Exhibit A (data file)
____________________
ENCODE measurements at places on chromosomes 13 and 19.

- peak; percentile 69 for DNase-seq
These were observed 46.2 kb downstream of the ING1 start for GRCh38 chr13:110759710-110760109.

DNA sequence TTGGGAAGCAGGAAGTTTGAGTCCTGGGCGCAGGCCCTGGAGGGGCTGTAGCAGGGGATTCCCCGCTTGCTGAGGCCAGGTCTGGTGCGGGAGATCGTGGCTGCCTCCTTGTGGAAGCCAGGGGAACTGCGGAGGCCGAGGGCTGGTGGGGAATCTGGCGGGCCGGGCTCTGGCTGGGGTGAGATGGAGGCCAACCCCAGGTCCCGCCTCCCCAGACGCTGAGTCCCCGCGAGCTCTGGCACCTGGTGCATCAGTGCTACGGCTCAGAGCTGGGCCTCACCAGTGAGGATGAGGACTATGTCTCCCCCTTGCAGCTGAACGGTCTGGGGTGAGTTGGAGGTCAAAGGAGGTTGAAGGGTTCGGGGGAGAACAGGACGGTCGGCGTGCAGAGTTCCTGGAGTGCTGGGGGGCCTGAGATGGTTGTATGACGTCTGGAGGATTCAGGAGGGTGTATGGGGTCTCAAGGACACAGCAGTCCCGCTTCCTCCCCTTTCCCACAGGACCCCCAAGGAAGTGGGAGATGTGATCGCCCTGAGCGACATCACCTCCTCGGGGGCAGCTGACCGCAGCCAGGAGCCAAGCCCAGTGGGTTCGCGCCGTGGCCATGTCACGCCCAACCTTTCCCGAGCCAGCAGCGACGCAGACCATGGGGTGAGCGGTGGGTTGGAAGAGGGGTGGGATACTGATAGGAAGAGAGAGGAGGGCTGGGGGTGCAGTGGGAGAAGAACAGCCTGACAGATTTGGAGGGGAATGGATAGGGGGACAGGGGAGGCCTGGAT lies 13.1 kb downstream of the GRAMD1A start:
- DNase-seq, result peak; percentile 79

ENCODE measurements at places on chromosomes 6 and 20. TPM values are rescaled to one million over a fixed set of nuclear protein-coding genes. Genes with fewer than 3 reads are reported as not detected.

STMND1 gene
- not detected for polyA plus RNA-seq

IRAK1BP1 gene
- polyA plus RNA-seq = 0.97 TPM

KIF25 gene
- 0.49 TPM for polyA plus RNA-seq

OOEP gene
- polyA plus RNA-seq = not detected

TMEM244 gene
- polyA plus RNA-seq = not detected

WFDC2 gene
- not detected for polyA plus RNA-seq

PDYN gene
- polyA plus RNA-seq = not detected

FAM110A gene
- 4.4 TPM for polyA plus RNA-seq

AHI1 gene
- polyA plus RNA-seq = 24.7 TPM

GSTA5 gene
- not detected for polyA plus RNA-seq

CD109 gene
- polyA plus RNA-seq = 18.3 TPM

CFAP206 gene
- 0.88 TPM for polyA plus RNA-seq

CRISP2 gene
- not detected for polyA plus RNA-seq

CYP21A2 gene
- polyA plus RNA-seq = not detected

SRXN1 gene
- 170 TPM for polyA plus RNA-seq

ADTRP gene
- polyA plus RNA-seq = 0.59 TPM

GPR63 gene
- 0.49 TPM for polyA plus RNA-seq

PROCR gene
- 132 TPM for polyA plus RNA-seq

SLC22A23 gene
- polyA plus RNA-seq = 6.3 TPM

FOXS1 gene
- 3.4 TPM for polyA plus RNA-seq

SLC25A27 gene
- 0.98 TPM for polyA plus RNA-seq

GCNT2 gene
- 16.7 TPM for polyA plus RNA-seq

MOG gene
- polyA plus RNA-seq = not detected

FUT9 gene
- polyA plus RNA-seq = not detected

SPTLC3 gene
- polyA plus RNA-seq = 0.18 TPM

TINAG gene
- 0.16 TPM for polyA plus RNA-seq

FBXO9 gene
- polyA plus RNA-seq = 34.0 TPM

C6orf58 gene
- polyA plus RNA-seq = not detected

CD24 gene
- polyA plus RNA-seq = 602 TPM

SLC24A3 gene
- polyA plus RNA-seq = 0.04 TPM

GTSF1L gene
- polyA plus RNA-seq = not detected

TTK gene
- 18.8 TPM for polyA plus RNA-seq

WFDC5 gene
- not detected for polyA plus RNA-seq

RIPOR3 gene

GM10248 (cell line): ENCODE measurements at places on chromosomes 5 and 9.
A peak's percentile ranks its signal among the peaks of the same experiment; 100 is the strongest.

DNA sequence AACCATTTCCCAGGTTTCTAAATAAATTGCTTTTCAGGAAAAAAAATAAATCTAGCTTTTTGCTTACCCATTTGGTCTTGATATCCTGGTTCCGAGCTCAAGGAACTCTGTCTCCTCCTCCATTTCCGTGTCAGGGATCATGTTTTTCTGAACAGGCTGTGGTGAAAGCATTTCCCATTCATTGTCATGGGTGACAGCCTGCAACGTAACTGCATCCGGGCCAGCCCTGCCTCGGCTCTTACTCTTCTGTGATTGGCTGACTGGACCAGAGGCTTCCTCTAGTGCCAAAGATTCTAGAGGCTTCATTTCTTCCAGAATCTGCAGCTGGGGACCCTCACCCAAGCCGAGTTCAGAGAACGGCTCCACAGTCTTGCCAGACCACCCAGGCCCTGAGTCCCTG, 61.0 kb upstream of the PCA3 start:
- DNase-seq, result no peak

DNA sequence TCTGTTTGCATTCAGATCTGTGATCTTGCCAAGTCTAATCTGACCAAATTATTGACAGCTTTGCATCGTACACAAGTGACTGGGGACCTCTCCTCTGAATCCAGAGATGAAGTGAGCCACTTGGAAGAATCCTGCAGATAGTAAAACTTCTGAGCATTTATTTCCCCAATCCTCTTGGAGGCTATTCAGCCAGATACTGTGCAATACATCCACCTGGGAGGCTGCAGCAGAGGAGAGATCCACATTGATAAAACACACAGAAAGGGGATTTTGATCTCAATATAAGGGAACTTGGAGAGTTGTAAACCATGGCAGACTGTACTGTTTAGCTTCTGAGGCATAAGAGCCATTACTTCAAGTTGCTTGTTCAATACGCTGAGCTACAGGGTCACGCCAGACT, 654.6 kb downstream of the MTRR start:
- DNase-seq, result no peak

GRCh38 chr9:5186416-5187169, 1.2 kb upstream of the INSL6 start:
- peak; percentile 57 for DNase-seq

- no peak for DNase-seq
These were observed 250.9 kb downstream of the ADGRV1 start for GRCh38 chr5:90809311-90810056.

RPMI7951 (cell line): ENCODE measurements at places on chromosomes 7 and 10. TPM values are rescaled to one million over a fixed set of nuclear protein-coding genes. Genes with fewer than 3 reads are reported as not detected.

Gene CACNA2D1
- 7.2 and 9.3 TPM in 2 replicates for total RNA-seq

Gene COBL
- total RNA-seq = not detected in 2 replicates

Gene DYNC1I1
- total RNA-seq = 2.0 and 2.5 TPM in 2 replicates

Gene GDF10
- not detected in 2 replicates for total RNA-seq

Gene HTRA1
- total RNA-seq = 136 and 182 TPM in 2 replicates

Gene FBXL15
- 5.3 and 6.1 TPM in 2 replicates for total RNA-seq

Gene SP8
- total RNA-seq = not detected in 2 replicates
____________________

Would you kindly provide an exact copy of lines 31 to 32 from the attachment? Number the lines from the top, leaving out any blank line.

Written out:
CRISP2 gene
- not detected for polyA plus RNA-seq